N-Acetyl L-Tyrosine (NALT) is a “brain supplement,” and derivative of L-Tyrosine. NALT is more soluble and heat stable than its close relative, and contains acetic acid.
Because of this, proponents believe that NALT may be more bioavailable than L-Tyrosine, and absorbed more easily by the body as well.
Unfortunately, there’s little scientific evidence to support the assertion that NALT is a more effective alternative to L-Tyrosine, though, the effects of the latter are better documented.
What is N-Acetyl L-Tyrosine?
Like L-Tyrosine, NALT is an amino acid, one of the building blocks of protein. We can absorb Tyrosine through our diets, in foods like meats, fish, eggs, and nuts, but can receive a more potent dose through supplementation.
Supplementing with Tyrosine causes it to act as a stimulatory nootropic that boosts cognition and mood while decreasing stress.
People with Tyrosine deficiencies use it to treat the effects of mood disorders (depression), attention disorders (ADD/ADHD), sleep disorders (narcolepsy, sleep deprivation), and neurological disorders (Parkinson’s, Alzheimer’s).
Tyrosine is also said to be somewhat useful for counteracting alcohol/cocaine withdrawal, ED, wrinkles, and a host of other ailments. Many of the claims are anecdotal or supported by only slim evidence.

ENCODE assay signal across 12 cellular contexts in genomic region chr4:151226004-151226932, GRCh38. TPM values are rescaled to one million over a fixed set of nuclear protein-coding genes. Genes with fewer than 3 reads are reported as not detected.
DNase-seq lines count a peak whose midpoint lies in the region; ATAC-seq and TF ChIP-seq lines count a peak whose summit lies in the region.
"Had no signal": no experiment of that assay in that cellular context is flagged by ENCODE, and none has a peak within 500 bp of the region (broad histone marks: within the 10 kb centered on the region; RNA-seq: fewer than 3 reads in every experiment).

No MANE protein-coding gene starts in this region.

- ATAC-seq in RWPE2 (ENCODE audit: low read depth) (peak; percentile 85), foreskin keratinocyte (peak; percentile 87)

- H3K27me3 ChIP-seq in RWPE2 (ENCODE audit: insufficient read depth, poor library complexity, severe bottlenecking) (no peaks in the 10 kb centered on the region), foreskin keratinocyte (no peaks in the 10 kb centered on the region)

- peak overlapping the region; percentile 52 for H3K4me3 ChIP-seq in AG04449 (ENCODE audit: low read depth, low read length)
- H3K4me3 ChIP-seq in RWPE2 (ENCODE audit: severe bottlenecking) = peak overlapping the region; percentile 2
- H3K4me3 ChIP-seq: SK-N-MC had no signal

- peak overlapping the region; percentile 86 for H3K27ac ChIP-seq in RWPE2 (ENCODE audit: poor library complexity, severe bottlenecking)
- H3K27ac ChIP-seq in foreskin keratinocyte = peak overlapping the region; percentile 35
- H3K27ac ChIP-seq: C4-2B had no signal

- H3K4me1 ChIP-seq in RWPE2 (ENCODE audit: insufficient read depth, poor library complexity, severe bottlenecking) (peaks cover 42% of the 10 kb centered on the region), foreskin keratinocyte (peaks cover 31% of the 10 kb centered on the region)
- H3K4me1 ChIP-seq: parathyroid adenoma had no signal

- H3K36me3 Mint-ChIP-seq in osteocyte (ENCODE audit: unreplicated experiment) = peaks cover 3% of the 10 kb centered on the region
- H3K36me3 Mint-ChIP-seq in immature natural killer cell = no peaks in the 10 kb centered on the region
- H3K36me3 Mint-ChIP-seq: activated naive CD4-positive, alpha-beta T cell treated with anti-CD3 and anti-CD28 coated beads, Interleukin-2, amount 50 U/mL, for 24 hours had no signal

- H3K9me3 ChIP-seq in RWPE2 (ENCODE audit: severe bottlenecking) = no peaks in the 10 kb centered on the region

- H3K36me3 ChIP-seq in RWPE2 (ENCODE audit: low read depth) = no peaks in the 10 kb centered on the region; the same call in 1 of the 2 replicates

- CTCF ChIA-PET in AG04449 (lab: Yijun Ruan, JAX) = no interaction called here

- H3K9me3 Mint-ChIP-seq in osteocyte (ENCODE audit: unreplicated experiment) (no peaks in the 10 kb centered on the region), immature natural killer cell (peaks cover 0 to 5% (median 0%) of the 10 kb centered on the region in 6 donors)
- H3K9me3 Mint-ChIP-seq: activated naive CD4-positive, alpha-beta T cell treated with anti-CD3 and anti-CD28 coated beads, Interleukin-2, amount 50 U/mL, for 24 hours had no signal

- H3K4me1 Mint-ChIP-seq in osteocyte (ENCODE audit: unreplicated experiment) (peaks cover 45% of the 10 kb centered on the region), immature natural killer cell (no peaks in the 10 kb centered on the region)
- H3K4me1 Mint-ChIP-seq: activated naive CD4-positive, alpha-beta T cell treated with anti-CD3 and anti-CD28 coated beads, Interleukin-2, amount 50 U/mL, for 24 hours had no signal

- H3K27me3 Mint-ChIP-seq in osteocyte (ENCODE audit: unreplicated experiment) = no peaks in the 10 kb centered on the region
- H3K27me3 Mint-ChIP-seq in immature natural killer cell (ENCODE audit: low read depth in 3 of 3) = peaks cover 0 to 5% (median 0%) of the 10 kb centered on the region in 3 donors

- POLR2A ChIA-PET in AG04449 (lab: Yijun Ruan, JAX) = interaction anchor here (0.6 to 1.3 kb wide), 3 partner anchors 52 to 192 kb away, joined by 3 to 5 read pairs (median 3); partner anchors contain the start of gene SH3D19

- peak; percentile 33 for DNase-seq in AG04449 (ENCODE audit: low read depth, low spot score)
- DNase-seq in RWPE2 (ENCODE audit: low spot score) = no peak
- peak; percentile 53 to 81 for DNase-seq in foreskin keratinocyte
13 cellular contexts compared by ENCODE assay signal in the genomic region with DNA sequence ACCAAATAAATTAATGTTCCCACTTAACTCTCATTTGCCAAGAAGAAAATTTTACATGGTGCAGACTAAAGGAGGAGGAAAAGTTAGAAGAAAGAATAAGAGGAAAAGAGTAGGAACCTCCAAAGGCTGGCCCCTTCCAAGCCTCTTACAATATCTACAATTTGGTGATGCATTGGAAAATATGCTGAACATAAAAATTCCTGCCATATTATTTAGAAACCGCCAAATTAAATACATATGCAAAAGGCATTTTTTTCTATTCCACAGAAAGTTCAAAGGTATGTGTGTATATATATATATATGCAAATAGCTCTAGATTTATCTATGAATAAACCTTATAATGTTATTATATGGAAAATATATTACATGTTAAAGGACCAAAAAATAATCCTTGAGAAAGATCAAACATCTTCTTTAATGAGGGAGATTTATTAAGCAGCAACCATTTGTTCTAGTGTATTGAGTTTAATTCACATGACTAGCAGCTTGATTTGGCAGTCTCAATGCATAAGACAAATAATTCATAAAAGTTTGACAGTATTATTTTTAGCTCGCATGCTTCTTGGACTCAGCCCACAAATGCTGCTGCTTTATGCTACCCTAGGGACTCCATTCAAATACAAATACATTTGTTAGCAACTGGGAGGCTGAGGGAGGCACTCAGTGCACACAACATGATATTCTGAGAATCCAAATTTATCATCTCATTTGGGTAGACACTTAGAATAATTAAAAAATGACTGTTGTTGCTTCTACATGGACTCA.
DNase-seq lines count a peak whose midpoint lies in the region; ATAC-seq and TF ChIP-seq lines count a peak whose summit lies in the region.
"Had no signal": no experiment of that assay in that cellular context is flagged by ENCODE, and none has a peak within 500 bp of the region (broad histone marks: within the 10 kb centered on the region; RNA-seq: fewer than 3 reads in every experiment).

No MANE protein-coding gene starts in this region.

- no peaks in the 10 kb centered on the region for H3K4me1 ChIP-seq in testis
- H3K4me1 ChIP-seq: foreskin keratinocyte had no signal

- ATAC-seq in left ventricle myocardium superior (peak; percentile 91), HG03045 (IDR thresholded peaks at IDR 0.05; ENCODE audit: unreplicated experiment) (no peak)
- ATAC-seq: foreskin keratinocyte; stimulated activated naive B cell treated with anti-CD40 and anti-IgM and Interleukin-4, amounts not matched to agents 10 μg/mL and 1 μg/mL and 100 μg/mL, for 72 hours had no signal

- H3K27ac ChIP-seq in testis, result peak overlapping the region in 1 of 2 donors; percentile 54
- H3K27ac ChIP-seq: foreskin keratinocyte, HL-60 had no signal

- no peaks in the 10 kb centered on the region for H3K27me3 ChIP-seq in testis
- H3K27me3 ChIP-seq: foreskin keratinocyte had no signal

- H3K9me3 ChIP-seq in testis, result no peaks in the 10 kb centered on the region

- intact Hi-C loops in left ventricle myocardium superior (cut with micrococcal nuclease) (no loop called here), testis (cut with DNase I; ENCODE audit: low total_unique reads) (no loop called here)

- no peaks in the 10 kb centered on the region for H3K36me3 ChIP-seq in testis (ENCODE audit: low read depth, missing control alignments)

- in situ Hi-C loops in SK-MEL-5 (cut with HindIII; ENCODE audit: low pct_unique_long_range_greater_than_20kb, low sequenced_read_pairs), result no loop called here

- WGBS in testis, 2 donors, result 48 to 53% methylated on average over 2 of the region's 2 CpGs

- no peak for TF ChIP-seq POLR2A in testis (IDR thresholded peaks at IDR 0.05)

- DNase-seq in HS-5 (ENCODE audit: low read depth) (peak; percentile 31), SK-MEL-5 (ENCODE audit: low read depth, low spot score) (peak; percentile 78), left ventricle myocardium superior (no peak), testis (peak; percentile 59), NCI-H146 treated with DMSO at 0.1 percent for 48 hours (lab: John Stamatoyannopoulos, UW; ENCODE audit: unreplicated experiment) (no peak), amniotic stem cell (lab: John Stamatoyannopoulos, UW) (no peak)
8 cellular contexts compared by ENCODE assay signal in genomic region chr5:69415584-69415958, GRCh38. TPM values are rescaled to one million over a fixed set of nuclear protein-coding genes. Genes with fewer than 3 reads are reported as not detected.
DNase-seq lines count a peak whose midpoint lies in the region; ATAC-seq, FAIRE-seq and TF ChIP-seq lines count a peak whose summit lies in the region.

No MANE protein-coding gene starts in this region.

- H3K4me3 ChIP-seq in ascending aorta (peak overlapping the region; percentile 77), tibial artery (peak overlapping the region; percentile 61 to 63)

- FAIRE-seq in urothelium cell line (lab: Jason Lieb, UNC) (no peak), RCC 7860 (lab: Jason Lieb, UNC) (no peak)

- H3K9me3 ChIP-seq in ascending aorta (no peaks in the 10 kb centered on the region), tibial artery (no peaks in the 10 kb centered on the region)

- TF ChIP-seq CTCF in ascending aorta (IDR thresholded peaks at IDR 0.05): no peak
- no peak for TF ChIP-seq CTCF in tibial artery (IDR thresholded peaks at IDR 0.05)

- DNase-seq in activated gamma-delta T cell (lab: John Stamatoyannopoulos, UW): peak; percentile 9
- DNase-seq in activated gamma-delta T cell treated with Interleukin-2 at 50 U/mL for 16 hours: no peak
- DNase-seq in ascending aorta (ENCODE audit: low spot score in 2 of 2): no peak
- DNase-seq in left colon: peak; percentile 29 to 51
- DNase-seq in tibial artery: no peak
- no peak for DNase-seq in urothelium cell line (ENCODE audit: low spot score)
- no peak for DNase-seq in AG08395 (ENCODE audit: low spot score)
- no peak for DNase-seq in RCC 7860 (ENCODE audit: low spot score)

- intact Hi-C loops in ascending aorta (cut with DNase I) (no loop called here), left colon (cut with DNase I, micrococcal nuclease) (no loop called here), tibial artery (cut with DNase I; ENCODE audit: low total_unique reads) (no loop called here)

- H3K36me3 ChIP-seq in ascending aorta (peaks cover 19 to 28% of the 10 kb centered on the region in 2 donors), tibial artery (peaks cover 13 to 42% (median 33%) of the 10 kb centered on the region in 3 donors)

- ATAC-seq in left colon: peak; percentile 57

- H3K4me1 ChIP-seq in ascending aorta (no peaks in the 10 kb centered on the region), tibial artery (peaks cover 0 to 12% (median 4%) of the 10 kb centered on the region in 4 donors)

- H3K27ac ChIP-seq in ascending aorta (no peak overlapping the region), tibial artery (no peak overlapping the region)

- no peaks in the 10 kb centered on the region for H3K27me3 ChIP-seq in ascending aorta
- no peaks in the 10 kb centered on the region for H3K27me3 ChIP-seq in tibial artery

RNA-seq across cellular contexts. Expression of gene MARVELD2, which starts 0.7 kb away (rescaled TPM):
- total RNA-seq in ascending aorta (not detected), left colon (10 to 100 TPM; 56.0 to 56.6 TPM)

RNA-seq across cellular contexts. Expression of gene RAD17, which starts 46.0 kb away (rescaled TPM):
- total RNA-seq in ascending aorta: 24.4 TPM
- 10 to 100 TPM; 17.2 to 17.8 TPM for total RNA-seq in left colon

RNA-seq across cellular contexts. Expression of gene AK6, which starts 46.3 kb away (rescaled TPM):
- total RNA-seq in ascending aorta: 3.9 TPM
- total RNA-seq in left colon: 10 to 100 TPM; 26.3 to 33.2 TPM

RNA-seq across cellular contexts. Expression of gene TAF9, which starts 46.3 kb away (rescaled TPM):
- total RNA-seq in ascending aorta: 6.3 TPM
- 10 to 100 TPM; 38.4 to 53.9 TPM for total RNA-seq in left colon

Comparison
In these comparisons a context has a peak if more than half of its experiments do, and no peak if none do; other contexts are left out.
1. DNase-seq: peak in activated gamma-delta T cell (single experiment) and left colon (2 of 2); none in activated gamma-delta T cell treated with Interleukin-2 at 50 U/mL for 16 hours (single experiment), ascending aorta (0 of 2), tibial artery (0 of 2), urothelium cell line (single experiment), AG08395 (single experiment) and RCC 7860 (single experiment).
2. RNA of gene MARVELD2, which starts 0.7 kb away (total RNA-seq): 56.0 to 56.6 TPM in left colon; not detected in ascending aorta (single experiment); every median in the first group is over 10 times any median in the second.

The mood and stress altering properties of Tyrosine, however, show much more consistency across research results.
The common wisdom is that NALT affords all the same benefits as Tyrosine, but is more soluble than normal Tyrosine supplements, allowing the body to break it down in the kidneys and supply a greater amount of the stress relieving amino acids to the body.
Studies on this topic are inconclusive, though, with at least one flatly stating: “the usefulness of NAT and NAC as precursors for the corresponding amino acids in humans is not apparent.”
Regardless, NALT, like Tyrosine, is a legal dietary supplement. It is most commonly found in capsule form in varying mg amounts.
Other Names for N-Acetyl L-Tyrosine
Tyrosine and NALT might also be referred to by common names like Tirosina, Tyr, and Tyrosinum, or other scientific names such as 2-Acetylamino-3-(4-Hydroxyphenyl)-Propanoic Acid.